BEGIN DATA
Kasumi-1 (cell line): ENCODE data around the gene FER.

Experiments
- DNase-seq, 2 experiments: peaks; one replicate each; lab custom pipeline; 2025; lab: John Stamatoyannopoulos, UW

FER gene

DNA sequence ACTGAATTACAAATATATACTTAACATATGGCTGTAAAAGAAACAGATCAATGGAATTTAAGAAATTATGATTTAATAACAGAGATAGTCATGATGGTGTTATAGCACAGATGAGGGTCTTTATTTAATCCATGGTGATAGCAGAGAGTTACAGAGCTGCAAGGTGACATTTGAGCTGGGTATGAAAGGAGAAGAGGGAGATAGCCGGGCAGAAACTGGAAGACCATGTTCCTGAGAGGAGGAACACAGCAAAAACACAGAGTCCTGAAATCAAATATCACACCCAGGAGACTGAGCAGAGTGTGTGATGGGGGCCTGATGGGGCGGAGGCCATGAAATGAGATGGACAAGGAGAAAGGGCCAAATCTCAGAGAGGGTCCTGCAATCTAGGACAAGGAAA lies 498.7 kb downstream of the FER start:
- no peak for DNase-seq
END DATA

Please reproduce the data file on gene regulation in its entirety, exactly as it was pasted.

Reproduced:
Kasumi-1 (cell line): ENCODE data around the gene FER.

Experiments
- DNase-seq, 2 experiments: peaks; one replicate each; lab custom pipeline; 2025; lab: John Stamatoyannopoulos, UW

FER gene

DNA sequence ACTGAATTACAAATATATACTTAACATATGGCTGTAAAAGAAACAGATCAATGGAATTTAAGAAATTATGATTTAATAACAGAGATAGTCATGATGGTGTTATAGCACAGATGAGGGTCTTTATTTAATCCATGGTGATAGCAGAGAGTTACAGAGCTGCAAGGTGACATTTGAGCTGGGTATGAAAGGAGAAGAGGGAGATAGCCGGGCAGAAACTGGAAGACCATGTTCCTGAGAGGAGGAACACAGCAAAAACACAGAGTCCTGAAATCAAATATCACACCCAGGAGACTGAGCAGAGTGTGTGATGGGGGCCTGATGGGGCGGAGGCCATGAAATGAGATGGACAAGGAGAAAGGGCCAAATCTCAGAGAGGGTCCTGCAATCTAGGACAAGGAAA lies 498.7 kb downstream of the FER start:
- no peak for DNase-seq